WASHINGTON — “South Park” detractors love to dismiss the Comedy Central series as nothing more than raunchy, lowbrow animation for adolescents. But to do so ignores the truth that creators Trey Parker and Matt Stone are some of the smartest week-to-week social commentators around.
The same goes for their hit Broadway musical “The Book of Mormon,” which combines the doorbell-ringing plot of their indie flick “Orgazmo” (1997) with the musical ambitions of their feature film “South Park: Bigger, Longer & Uncut” (1999). Combine that with Oscar-winning songwriter Robert Lopez (“Frozen”) and you get a Broadway smash that won nine Tonys, including Best Musical.
Now, the show returns to Washington, D.C., bringing its profound profanity to the prestigious Kennedy Center from June 16 to Aug. 16. It’s one of two national tours crisscrossing the nation, in addition to the flagship show that’s dominated Broadway since 2011.
It follows a pair of Mormon missionaries — the self-centered Kevin Price (David Larsen) and the tubby fibber Arnold Cunningham (Cody Jamison Strand) — on their trip to Uganda to win converts to the religion of Joseph Smith. There’s one problem: the deeply impoverished residents doubt God’s existence. But when the idealistic Nabulungi (Candace Quarrels) dreams of moving to Sal Tlay Ka Siti (aka Salt Lake City), Kevin and Arnold think they finally have a chance to spread the word.
“It’s hilarious and so smart,” Quarrels tells WTOP. “Trey and Matt have truly created something for all audiences, except for children. No kids should be at this musical!”
Indeed, the show features a subversive string of f-bombs, references to genitalia and other things we can’t print here. But if you’re not so easily offended, prepare to laugh your butt off.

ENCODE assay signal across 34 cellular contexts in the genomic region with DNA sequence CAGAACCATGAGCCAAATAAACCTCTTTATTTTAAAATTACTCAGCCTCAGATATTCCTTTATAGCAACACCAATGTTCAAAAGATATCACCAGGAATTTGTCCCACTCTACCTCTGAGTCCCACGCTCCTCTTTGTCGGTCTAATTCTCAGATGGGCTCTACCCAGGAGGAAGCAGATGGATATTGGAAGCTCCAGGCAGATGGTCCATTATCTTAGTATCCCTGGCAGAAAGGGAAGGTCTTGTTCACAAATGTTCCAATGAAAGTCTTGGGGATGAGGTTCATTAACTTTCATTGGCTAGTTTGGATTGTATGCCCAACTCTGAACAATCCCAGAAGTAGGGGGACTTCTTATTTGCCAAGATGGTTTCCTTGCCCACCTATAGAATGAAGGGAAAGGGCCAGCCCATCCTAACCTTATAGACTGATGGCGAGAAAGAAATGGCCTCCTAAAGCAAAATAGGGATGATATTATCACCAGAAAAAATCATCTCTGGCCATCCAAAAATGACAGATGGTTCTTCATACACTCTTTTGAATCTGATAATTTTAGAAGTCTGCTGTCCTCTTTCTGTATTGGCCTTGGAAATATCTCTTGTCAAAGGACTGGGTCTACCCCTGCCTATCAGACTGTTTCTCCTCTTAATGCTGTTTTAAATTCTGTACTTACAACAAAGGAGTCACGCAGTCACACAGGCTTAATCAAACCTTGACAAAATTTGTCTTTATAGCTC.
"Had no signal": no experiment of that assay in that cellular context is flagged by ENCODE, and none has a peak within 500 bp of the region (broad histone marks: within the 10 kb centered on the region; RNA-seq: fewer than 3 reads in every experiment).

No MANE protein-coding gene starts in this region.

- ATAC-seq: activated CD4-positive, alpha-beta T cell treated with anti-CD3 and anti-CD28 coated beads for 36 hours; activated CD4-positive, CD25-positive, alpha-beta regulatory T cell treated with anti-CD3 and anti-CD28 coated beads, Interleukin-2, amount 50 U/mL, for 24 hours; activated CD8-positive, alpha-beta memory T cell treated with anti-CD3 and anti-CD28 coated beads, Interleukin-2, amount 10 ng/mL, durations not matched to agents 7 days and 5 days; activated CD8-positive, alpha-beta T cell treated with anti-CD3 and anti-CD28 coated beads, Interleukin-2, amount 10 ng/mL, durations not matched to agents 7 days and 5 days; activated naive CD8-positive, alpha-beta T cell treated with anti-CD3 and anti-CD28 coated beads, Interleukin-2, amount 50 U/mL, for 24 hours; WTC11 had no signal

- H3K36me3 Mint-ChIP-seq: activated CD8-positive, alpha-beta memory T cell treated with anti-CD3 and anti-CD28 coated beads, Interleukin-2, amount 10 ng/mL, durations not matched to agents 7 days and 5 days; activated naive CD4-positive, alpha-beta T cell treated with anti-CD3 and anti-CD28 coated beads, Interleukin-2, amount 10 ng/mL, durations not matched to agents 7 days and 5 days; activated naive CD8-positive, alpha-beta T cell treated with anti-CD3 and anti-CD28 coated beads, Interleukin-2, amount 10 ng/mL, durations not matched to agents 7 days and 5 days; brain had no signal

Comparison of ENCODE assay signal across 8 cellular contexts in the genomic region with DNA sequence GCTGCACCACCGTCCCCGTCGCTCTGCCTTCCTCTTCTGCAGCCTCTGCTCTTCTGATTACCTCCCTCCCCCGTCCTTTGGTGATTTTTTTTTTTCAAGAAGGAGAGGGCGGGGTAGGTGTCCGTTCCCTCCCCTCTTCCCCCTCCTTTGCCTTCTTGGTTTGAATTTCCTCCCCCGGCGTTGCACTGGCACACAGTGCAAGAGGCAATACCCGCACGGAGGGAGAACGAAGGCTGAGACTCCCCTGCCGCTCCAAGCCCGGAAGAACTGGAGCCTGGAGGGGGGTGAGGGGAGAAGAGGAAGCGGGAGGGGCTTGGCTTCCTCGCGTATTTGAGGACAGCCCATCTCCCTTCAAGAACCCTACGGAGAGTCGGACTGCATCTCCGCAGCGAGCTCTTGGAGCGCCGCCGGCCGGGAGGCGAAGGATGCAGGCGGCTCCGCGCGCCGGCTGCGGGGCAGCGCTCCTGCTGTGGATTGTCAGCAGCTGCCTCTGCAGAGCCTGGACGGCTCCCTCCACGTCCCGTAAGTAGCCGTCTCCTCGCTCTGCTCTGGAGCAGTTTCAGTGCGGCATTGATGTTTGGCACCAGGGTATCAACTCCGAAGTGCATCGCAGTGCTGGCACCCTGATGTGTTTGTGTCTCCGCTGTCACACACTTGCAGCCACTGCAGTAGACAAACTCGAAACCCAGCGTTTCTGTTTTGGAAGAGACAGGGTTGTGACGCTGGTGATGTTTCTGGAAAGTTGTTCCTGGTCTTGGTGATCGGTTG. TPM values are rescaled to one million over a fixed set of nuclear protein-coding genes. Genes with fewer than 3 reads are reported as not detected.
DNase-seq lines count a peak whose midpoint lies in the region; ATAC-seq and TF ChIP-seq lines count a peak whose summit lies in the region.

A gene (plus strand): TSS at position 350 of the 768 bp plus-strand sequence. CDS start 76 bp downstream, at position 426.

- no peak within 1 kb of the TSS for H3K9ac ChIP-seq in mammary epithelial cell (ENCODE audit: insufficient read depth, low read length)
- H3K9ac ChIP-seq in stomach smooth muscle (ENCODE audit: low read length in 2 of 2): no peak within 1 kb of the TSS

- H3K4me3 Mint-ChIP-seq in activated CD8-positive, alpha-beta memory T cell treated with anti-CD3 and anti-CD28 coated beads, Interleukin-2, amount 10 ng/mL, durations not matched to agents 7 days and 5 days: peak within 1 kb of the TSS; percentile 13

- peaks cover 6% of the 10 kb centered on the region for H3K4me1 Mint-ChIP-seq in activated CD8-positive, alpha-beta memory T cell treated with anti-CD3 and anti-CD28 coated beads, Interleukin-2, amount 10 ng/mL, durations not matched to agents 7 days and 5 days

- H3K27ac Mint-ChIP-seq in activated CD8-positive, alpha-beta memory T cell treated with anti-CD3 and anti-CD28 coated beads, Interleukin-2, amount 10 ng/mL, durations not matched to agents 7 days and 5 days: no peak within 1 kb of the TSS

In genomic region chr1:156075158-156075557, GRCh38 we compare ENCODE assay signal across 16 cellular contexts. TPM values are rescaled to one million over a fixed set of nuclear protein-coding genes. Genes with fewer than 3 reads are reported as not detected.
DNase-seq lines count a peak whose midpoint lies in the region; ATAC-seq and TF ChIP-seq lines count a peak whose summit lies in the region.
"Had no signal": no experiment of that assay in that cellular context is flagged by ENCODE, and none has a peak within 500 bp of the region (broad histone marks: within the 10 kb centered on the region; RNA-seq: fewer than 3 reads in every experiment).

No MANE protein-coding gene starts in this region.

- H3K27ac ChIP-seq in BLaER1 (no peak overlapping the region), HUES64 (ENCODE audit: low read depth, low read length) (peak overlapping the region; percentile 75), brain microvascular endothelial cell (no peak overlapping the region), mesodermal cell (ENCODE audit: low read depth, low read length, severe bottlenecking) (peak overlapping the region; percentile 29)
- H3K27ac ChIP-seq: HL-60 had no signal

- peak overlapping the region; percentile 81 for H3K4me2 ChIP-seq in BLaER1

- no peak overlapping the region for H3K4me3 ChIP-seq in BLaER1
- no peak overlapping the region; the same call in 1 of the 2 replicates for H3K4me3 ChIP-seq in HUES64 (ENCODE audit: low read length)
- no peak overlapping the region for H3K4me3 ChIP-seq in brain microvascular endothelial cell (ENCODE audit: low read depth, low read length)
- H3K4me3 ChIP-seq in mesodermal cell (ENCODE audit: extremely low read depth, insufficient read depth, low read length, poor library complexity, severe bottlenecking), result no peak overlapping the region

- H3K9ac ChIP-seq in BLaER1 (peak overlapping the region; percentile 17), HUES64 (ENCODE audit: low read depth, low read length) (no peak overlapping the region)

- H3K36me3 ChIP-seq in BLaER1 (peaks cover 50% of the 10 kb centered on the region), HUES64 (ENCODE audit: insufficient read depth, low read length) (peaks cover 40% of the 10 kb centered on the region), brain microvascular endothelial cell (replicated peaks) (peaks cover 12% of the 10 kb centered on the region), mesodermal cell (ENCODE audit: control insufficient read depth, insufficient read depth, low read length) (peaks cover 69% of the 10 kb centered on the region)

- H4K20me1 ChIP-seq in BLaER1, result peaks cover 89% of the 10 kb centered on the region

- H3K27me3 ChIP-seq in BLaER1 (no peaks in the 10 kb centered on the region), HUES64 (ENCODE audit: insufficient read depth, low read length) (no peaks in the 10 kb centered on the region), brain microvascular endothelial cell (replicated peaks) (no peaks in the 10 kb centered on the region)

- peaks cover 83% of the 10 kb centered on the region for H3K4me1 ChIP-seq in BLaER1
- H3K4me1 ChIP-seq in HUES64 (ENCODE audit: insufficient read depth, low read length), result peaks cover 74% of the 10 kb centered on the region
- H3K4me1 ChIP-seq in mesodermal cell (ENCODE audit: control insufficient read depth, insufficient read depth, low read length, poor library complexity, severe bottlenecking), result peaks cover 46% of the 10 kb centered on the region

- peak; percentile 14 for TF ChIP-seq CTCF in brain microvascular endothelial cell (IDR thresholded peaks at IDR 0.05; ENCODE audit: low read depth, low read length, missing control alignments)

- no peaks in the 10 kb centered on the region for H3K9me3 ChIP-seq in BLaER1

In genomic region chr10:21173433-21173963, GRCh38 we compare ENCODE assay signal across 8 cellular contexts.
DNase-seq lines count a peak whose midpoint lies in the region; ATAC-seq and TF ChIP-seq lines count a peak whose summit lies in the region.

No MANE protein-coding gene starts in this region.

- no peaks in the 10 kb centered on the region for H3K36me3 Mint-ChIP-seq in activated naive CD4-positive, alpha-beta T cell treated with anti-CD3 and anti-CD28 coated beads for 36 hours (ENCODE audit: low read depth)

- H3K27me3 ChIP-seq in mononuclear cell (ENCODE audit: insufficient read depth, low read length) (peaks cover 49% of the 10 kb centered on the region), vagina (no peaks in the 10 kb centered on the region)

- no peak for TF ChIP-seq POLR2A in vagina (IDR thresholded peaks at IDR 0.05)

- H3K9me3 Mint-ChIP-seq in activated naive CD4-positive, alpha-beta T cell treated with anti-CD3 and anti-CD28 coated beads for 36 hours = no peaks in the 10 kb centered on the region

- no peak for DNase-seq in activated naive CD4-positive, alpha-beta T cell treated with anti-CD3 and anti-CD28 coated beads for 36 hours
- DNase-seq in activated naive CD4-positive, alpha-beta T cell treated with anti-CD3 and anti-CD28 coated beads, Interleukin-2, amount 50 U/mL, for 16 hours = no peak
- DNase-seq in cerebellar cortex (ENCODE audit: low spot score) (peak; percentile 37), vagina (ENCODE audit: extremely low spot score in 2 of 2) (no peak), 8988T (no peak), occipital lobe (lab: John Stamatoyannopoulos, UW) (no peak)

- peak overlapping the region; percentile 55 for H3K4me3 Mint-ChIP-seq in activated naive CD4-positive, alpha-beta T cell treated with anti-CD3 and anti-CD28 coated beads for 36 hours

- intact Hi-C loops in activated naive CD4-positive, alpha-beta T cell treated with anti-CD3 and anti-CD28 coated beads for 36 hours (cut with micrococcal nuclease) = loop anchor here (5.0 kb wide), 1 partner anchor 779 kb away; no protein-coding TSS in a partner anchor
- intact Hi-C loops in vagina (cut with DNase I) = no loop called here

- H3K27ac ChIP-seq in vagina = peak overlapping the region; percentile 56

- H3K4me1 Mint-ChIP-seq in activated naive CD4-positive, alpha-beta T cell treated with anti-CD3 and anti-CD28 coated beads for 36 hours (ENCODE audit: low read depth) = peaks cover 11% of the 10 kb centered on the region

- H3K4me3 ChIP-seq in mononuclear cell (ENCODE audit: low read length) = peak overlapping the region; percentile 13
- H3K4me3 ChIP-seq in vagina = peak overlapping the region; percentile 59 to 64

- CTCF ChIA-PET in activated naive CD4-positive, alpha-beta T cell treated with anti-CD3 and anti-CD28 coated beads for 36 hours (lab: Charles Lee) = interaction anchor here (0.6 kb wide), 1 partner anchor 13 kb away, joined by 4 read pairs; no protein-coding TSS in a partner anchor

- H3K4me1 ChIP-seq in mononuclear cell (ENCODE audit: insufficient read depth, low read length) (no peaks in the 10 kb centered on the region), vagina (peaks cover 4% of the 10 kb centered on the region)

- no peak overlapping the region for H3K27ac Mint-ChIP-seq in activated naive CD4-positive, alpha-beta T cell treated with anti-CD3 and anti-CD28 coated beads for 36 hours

“Surface level, it seems like it’s very (shticky) comedy, but it’s so moving. It stays true to the Mormon religion. All the things that are happening in Africa that seem funny, it’s all things that are actually happening. There’s a running joke about a girl’s (clitoris) being cut off, but I just saw an article the other day that … they just passed a law making the mutilazation of women’s genitalia illegal in Nigeria. It just happened like a week ago. So it’s all so relevant and so much deeper and bigger than a musical. Those two men are geniuses. They’ve created a masterpiece. And the music is good!”
The musical numbers include clever word plays (“Tomorrow is a Latter Day”), hilarious analogies (“Baptize Me” equates baptism with losing one’s virginity) and elaborate dream sequences (“Spooky Mormon Hell” features Kevin’s deepest fears of Hitler, Genghis Khan and Jeffrey Dahmer).
It all builds up to a jaw-dropping “play within a play.” While “The King & I” featured the people of Siam putting on a performance of “Uncle Tom’s Cabin,” “Book of Mormon” has the Ugandan people re-enact the Book of Mormon, only it’s the warped, alternate version that Arnold has told them.
Still, the most controversial number is a “Hakuna Matata” spoof, “Hasa Diga Eebowai,” only it doesn’t mean “no worries.” It’s a middle finger to the heavens:
“There isn’t enough food to eat / Hasa Diga Eebowai.
People are starving in the street / Hasa Diga Eebowai.”
Quarrels says the song works within the context of the story.
“The Africans have a number that is pretty controversial, but we’re saying these things because, in the circumstances of the musical, we’re miserable,” Quarrels says. “We’re in Africa, our families are dying and people are starving. If you really put yourself in the mindset and you’re staying truthful to the story, it all makes sense. I’d be pretty angry at God, too, if I were in their shoes.”
So how does the show toe the line of spoofing religion without offending the faithful?
“I think it’s just a matter of playing the role honestly,” Quarrels says. “If you set out to make fun, then it sounds like you’re making fun, but every night I get on the stage and I have to tell the story truthfully and as someone who genuinely believes every word that I’m saying.”
The deftness at which the show handles this touchy subject explains The New York Times’ claim of “The Best Musical of This Century.” You’ll smile in amazement as the gutsy stage performers convert the formally-dressed Kennedy Center audience to clap along to a song about dysentery:
“Sh*t go in the water, water go in the cup,
Sh*t go down the stomach, sh*t come out the butt.”
Pure poetry! Bravo! Encore!
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